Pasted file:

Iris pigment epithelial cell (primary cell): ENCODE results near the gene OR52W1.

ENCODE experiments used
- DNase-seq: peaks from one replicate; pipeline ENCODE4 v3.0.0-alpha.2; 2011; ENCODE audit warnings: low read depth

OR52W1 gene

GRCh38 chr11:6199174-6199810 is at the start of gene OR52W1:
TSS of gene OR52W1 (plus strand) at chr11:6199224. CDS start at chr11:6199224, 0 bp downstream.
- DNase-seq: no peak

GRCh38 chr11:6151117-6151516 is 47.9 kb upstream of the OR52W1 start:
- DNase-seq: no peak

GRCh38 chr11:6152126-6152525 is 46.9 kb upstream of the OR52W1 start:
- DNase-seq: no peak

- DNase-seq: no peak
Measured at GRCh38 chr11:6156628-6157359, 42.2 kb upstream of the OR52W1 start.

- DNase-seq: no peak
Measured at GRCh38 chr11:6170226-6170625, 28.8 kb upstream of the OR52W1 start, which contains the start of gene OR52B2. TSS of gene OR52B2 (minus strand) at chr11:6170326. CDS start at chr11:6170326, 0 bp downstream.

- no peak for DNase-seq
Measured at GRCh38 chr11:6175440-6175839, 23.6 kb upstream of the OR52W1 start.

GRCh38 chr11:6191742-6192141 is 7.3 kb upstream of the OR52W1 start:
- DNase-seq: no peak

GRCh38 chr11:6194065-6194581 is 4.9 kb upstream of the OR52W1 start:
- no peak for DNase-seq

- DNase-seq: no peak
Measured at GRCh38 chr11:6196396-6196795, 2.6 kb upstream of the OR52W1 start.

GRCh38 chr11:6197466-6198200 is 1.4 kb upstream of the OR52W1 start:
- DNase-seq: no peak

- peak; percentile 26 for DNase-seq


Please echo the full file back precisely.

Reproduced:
Iris pigment epithelial cell (primary cell): ENCODE results near the gene OR52W1.

ENCODE experiments used
- DNase-seq: peaks from one replicate; pipeline ENCODE4 v3.0.0-alpha.2; 2011; ENCODE audit warnings: low read depth

OR52W1 gene

GRCh38 chr11:6199174-6199810 is at the start of gene OR52W1:
TSS of gene OR52W1 (plus strand) at chr11:6199224. CDS start at chr11:6199224, 0 bp downstream.
- DNase-seq: no peak

GRCh38 chr11:6151117-6151516 is 47.9 kb upstream of the OR52W1 start:
- DNase-seq: no peak

GRCh38 chr11:6152126-6152525 is 46.9 kb upstream of the OR52W1 start:
- DNase-seq: no peak

- DNase-seq: no peak
Measured at GRCh38 chr11:6156628-6157359, 42.2 kb upstream of the OR52W1 start.

- DNase-seq: no peak
Measured at GRCh38 chr11:6170226-6170625, 28.8 kb upstream of the OR52W1 start, which contains the start of gene OR52B2. TSS of gene OR52B2 (minus strand) at chr11:6170326. CDS start at chr11:6170326, 0 bp downstream.

- no peak for DNase-seq
Measured at GRCh38 chr11:6175440-6175839, 23.6 kb upstream of the OR52W1 start.

GRCh38 chr11:6191742-6192141 is 7.3 kb upstream of the OR52W1 start:
- DNase-seq: no peak

GRCh38 chr11:6194065-6194581 is 4.9 kb upstream of the OR52W1 start:
- no peak for DNase-seq

- DNase-seq: no peak
Measured at GRCh38 chr11:6196396-6196795, 2.6 kb upstream of the OR52W1 start.

GRCh38 chr11:6197466-6198200 is 1.4 kb upstream of the OR52W1 start:
- DNase-seq: no peak

- peak; percentile 26 for DNase-seq